The end of credit card rewards, robbery at the Rio Las Vegas and currency exchange scams (Saturday Selection)


Guests at the Rio Las Vegas robbed while they slept, hotel currency exchange scams go beast mode and is the new Visa/Mastercard settlement the beginning of the end for credit card rewards? All that and more in this week’s Saturday Selection, our weekly round-up of interesting tidbits from around the interwebs (links to each article are embedded in the titles).

Multiple guests robbed during the night at the Rio Las Vegas

There’s been a a lot of renewed interest in the Rio Las Vegas due to a combination of it joining World of Hyatt and having rock-bottom midweek rates, making it a fine choice for a mattress run. That said, folks seem less interested in actually staying at the Rio, primarily because it’s been a run down shell of a property for years. Want torn carpets, stained furniture and the unique feeling of leaving your car in an abandoned mall parking lot? Then, I’ve got some rooms in Vegas to rent you! Hyatt has been throwing money at a long-needed renovation of the Rio, in the hopes that it can eventually become somewhere that people can feel comfortable sleeping without leaving their clothes on. The renovated suites look nice, but recent headlines aren’t helping Hyatt’s quest. Recently, there was a string of burglaries at the hotel, where thieves snuck into guests’ rooms while they slept, relieving them of the burden of the their wallets, cellphones, jewelry and credit cards. The burglaries appeared to affect multiple rooms, with one guest saying that he lost $10K overnight while he slept (quick note: if you have $10K in cash, don’t leave it ungaurded in your hotel room, unless you’re staying at the White House). Everyone’s heard the tagline, “what happens in Vegas, stays in Vegas.” Evidently, that applies to the worldly possessions that you bring to Vegas as well.

Is this sign of the apocalypse for credit card rewards?

The US credit card industry is what some folks might call a “goldmine.” So much so, that pretty much every major international travel program is looking to cash in through becoming a transfer or co-branded partner with American credit card issuers. At least some of this is due to elevated “interchange” fees, effectively the charges that a retailer pays when you use your credit card to make a purchase. These fees are much higher in the US than in, say, Europe, and the resulting income allows US credit card companies to go to much greater lengths to incentivize consumers to use their credit cards everywhere they can. Over the last 20 or so years, there’s been a series of lawsuits and threatened congressional action, all meant to limit what Visa, Mastercard and their associated partners can charge retailers for the privilege of accepting cards (it should be noted that much of the impetus behind these efforts is via giant retailers like Walmart and Costco). Many folks in the points and miles world have watched these skirmishes with a distinct level of apprehension, the fear being that limiting interchange fees will put us on a road to destruction when it comes to our beloved rewards. After a couple decades of combat, it looks like Visa and Mastercard have finally cried a half-hearted “uncle,” and have agreed to lower their rates by 0.04 percentage points for three years, reaching an average of a 0.07% reduction over the next five years. It sounds pretty tepid, but the agreement is estimated to be worth $30 billion in total interchange fees over the next five years.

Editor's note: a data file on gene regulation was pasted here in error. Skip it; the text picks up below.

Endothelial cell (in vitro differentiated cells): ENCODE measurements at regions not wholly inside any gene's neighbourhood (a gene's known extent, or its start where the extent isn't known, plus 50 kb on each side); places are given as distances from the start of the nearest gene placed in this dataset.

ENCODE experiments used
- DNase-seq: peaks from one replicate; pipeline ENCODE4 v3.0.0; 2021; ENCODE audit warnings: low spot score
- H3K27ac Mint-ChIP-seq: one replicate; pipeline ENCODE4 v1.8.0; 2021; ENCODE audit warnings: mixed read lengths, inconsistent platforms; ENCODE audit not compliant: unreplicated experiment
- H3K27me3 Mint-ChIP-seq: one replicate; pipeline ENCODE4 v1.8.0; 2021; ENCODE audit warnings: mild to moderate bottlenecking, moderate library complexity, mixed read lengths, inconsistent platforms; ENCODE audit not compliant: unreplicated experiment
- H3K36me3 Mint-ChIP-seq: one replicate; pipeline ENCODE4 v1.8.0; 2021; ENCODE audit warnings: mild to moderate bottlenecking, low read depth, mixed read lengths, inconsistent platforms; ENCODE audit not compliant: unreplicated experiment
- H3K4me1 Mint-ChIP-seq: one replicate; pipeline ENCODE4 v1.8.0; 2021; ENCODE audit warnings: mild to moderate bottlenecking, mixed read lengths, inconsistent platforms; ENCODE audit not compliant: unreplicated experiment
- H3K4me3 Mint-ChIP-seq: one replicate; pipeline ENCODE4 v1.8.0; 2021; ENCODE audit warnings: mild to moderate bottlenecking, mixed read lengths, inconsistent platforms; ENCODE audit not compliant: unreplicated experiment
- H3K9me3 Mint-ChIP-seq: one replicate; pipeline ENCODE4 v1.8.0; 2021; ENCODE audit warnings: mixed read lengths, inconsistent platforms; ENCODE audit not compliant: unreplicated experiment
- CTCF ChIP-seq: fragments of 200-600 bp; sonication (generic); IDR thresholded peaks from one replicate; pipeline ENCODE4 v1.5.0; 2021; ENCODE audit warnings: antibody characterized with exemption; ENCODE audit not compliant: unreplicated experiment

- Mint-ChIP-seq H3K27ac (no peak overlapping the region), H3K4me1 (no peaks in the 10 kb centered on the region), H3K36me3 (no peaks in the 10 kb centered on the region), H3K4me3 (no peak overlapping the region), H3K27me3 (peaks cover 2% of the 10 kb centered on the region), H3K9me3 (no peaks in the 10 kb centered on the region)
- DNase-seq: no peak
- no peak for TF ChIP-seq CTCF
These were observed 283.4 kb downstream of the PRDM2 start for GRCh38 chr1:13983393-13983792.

Hotels are getting more brazen with currency conversion games